Social Justice

Iceland loan scheme to support shoppers receives 50,000 applications in first week

Iceland's interest-free loan scheme to support shoppers during the cost of living crisis has proved hugely popular, with people warned they may have to wait due to "very high demand".

Iceland loans

Iceland's micro-loans have been high in demand after the supermarket made them available to its five million customers across the UK. Image: Iceland

Around 50,000 people applied for micro-loans from supermarket Iceland in its first week after the scheme launched, the Big Issue can reveal.

The Iceland Food Club has been made available across the UK with people able to apply for loans between £25 and £100 to pay for groceries in the supermarkets’ stores. The loans, given out on pre-payment cards, are a response to the cost of living crisis.

Customers are able to pay back £10 per week under the scheme, which Iceland Foods’ managing director Richard Walker said was intended to tackle food insecurity.

But in a sign of the level of need across the UK, ethical lender Fair For You has been inundated with 50,000 applications – representing 50 customers for each of Iceland’s 1,000 stores – in its first week after the scheme went nationwide on August 16.

“The scale of applications received is an indication that there is a strong desire for this kind of ethical credit to help smooth out incomes.” said Simon Dukes, Fair for You chief executive.

“As an organisation we had plans in place to deal with the expected high level of demand, but the sheer volume means that we’re currently taking a little longer than usual to process applications, but we expect to return to normal service very soon.”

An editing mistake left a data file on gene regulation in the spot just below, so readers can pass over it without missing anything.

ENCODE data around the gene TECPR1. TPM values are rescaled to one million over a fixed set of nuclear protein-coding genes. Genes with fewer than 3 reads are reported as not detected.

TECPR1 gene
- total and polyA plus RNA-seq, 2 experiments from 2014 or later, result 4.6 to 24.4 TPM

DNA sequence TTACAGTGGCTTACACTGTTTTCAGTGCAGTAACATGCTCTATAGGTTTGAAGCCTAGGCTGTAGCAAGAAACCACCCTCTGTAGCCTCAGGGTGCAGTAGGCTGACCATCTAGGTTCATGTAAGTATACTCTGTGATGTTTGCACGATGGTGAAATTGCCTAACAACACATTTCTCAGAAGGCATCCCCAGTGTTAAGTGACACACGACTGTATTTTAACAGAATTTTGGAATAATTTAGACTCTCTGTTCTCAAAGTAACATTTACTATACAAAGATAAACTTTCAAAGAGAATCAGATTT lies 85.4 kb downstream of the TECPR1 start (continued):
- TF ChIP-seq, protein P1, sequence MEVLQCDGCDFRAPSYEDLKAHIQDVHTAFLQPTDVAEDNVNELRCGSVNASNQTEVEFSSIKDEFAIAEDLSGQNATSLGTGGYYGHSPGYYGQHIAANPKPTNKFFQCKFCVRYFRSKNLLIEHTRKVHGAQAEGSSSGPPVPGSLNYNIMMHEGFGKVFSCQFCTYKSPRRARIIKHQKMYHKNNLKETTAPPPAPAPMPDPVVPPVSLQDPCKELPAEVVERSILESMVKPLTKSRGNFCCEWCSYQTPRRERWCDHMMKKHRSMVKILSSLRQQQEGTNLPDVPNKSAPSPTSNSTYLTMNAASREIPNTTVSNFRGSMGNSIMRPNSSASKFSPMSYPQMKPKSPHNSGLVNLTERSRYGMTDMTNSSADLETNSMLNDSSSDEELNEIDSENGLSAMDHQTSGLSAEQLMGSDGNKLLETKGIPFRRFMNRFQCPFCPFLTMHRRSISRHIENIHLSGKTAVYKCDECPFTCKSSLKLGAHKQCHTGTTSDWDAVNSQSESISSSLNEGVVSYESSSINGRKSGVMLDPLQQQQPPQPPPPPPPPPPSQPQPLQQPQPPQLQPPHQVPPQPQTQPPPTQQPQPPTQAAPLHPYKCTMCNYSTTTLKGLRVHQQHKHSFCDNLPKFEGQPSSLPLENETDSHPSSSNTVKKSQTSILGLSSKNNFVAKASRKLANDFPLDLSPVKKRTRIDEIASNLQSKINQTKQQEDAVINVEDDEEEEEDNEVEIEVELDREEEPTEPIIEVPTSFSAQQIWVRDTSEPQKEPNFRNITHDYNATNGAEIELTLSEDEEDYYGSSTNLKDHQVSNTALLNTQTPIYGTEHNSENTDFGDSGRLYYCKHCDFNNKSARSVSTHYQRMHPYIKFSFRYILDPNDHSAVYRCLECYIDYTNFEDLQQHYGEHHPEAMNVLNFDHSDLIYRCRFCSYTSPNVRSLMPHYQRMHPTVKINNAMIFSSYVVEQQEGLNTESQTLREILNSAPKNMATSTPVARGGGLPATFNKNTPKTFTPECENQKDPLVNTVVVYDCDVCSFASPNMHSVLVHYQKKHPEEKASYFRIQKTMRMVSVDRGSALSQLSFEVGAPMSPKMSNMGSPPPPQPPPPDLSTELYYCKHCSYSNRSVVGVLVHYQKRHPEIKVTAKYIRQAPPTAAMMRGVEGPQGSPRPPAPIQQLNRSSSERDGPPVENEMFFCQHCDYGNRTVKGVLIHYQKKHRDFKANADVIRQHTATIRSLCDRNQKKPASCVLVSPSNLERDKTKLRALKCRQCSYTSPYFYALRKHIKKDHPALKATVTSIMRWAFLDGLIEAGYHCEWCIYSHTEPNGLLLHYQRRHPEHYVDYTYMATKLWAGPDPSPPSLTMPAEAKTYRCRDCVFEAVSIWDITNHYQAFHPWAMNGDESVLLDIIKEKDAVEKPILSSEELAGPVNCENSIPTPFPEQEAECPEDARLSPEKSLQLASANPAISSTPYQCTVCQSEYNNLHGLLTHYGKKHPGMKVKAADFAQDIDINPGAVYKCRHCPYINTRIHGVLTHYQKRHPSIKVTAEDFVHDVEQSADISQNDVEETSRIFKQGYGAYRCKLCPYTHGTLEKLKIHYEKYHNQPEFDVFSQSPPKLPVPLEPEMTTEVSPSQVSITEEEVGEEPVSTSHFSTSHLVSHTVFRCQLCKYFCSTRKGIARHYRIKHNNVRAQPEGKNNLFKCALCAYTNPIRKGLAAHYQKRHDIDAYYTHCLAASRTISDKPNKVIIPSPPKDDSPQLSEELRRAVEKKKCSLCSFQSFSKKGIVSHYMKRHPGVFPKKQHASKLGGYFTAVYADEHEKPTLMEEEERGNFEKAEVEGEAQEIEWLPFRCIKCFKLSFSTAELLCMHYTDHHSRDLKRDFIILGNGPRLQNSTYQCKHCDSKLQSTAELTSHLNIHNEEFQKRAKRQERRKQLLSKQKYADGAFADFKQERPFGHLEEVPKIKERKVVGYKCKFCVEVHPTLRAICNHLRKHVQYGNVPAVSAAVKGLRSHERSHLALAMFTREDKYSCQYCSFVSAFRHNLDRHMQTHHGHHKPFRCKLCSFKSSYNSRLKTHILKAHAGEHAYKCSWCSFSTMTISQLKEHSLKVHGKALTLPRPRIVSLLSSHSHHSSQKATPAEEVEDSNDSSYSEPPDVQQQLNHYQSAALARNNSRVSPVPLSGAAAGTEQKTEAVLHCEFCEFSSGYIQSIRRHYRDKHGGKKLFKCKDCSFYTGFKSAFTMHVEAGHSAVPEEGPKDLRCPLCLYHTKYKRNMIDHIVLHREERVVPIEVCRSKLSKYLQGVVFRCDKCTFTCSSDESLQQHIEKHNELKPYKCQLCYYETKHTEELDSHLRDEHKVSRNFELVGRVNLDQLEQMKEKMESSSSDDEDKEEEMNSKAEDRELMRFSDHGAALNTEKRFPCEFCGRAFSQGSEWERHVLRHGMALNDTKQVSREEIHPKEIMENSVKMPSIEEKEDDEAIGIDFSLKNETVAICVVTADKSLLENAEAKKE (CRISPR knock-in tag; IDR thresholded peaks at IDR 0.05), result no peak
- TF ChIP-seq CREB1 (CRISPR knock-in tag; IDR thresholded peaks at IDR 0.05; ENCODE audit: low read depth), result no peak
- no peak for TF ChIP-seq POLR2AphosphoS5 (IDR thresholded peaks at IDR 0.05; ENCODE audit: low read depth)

Fair For You has now issued a warning of “very high levels of demand” on its website, telling customers who applied to Iceland’s Food Club they may have to wait two working days for a response.

The lender also advised customers who have not received loan documents and login details after having their application approved to wait three hours before contacting as it grapples with the surge of demand.

The Iceland Food Club was previously only available in parts of Wales, Yorkshire and north-west England as part of a pilot scheme to support 5,000 customers, with the budget supermarket lending £1 million. As the scheme went national, demand has risen significantly.

An independent report into the pilot, carried out by the Centre for Responsible Credit, found 92 per cent of customers who took out loans either stopped using food banks or reduced food bank use.

The access to credit also saw 71 per cent of customers say they were less likely to fall behind on bills like rent and council tax and the same amount said they were better able to cover essentials. The scheme also saw an 80 per cent fall in the number of customers using loan sharks.

A small amount of interest was paid on the loans initially given to people on the pilot but now Iceland has made the loans interest free as the scheme is rolled out nationally. Loans can be taken out up to six times a year with a total limit of £100 outstanding at any one time.

Richard Walker, Iceland Foods’ managing director, said the loans would only be offered to people who could afford to pay them back.

“The ‘Iceland Food Club’ is also progressing well since its launch – with over 50,000 applications for interest-free, affordable micro loans,” said Walker. “What strikes me most is just how much a scheme like this is clearly needed. With our partner Fair for You CIC we’re working to ensure the roll out is as smooth as possible.”

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The supermarket was praised for offering customers a way to keep up with rising food prices.

Labour MP Ian Byrne, who has lobbied for a human right to food in recent years, also called for supermarkets to absorb price rises in corporate profits while food poverty campaigner Sabine Goodwin called for direct cash payments for people facing hunger.

However, Labour MP Stella Creasy criticised the move. She warned the scheme risks “consumers spending more to spread payments”.

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